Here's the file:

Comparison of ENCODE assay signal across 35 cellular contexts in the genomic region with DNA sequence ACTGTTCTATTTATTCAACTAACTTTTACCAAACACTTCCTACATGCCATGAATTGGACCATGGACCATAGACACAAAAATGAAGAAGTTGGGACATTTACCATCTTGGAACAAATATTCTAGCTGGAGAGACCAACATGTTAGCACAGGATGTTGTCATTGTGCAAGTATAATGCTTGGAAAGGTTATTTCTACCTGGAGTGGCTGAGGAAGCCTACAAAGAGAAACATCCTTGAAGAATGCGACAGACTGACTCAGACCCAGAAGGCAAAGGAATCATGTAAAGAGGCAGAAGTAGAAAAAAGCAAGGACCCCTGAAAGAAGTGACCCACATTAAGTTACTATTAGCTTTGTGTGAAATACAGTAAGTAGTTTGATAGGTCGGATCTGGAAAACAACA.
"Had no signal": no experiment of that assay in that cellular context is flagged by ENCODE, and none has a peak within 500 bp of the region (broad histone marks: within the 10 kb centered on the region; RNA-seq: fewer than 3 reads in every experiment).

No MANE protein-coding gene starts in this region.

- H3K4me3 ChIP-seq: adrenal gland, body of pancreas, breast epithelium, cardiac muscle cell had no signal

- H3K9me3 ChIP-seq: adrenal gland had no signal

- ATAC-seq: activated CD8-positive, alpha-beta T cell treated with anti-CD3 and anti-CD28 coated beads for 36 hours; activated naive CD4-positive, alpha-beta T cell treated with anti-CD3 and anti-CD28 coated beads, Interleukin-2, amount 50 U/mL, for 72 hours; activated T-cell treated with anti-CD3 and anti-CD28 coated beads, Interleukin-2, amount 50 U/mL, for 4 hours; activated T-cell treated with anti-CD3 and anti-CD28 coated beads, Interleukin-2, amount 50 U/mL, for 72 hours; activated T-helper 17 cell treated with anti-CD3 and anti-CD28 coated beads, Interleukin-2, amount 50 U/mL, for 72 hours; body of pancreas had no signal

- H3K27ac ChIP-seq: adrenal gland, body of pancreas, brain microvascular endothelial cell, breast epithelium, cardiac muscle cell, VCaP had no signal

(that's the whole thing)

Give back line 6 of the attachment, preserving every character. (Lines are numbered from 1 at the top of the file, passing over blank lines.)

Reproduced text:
- ATAC-seq: activated CD8-positive, alpha-beta T cell treated with anti-CD3 and anti-CD28 coated beads for 36 hours; activated naive CD4-positive, alpha-beta T cell treated with anti-CD3 and anti-CD28 coated beads, Interleukin-2, amount 50 U/mL, for 72 hours; activated T-cell treated with anti-CD3 and anti-CD28 coated beads, Interleukin-2, amount 50 U/mL, for 4 hours; activated T-cell treated with anti-CD3 and anti-CD28 coated beads, Interleukin-2, amount 50 U/mL, for 72 hours; activated T-helper 17 cell treated with anti-CD3 and anti-CD28 coated beads, Interleukin-2, amount 50 U/mL, for 72 hours; body of pancreas had no signal